• Dealing with a time-consuming and manual process of getting your data entered and analyzed
  • Performing self-driven calculations that can lead to human errors
  • An inability to dig deep and understand micro-trends or identify emissions hot spots in your supply chain
  • Trying to make a generic tool fit the needs of your highly specific use case

A dedicated supply chain emissions software, on the other hand, is the best solution if your organization wants to reap these benefits:

  • Data visualization: Carbon management software offers built-in and specialized data visualization capabilities, enabling stakeholders to understand and analyze emissions data more effectively.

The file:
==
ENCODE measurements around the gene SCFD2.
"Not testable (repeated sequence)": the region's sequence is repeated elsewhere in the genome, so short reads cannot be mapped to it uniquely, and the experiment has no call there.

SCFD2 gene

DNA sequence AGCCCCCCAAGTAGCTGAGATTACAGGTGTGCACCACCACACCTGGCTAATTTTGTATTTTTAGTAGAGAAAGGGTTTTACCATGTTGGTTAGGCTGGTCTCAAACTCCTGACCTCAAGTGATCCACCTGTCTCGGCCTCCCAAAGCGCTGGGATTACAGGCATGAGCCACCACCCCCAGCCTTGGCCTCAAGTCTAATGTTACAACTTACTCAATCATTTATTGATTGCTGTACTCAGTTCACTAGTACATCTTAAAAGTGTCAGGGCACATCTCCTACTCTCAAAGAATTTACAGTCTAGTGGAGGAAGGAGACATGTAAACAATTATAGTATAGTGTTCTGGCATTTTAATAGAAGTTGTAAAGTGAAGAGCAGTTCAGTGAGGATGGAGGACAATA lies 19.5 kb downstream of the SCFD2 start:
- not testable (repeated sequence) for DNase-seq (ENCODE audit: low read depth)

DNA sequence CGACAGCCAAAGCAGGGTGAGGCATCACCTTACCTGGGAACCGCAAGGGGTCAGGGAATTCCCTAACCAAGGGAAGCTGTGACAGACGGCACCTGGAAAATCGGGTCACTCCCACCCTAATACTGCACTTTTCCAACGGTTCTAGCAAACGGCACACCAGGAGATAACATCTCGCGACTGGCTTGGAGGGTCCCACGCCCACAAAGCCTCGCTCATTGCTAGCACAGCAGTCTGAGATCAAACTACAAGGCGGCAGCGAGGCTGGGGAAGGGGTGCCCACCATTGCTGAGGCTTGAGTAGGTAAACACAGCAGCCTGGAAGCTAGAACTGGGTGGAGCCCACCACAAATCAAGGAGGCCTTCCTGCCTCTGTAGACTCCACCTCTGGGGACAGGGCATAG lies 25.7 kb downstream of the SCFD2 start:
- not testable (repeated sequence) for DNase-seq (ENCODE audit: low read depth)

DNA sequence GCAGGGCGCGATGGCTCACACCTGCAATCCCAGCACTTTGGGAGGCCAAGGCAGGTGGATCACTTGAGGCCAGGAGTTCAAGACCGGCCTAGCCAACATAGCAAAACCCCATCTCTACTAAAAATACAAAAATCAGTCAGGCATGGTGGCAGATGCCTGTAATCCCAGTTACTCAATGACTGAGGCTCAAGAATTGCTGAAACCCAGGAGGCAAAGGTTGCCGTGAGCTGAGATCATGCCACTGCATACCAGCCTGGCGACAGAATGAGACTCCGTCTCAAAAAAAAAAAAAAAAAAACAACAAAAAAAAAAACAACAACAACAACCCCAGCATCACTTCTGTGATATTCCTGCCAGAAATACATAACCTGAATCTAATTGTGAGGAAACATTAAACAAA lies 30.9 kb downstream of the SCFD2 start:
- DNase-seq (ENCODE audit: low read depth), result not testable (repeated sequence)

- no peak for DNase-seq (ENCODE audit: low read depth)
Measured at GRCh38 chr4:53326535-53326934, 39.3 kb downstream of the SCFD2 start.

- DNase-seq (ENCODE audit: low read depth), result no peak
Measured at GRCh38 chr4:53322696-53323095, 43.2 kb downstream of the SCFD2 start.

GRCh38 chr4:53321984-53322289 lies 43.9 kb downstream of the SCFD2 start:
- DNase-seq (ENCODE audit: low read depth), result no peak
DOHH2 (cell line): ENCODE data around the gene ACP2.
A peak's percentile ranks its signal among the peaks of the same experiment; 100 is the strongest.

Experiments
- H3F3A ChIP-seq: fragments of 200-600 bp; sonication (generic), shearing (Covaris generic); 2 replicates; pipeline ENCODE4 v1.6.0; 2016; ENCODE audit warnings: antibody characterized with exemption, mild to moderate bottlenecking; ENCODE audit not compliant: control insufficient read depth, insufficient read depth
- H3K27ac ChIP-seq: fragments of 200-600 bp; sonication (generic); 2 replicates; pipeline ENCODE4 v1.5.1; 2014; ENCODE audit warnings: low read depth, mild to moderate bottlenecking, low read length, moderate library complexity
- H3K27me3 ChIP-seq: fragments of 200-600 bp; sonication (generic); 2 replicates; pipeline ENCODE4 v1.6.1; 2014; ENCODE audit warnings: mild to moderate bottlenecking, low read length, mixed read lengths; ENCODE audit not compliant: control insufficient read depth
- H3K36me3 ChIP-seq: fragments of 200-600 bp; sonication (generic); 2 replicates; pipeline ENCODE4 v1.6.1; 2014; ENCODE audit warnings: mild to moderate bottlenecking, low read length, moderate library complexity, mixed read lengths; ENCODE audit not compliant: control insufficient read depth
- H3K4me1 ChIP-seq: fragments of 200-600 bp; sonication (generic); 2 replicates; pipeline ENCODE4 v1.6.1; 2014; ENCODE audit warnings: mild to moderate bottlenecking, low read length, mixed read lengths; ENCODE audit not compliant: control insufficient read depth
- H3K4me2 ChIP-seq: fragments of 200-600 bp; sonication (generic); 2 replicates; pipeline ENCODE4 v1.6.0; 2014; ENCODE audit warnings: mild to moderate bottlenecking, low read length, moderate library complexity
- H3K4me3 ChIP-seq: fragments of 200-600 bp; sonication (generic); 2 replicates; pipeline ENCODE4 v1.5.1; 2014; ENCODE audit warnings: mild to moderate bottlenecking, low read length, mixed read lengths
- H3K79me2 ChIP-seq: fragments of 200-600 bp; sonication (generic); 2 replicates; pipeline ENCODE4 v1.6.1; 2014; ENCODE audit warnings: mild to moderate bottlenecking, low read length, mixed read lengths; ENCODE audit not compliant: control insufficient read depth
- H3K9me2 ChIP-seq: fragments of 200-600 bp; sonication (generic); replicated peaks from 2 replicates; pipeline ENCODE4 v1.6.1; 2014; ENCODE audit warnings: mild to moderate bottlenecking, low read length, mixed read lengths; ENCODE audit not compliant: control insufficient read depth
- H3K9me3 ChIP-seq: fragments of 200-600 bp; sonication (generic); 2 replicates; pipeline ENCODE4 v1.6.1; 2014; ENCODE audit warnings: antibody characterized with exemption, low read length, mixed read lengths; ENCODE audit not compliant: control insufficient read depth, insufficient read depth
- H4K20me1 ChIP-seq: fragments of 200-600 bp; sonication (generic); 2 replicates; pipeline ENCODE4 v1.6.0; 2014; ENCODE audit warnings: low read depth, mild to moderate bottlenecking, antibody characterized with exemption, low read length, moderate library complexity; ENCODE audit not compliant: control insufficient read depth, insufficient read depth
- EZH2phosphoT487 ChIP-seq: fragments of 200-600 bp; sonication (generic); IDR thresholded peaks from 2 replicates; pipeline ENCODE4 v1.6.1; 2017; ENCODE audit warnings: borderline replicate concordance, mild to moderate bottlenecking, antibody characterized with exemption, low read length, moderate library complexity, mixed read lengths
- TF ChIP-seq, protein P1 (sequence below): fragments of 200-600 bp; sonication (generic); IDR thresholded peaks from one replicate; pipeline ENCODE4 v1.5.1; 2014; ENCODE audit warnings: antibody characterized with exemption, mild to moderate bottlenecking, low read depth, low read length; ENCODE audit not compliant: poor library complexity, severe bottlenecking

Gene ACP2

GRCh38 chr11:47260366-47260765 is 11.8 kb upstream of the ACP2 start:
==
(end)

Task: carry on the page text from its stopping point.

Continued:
• Easier reporting: With streamlined reporting functionalities, software can simplify the process of generating accurate and comprehensive emissions reports. Most software providers have specific download options, depending on which regulatory body you are reporting to. 
  • More streamlined and optimized operations: Software takes a significant workload off of your plate, enabling you to spend time where it matters–moving the needle on emissions reductions. 
  • Cost savings: By investing in a software solution, you can reduce reliance on consultants, leading to long-term cost savings.

Start building your business case today

To survive in the decarbonized future, organizations must act now to understand and reduce their emissions, especially along their supply chain. The most effective way for organizations with large, complex supply chains to manage and act on their emissions data is to use a dedicated supply chain emissions platform. 

If you would like assistance putting together a business case to present to your stakeholders, Optera’s team of experts can help — get in touch today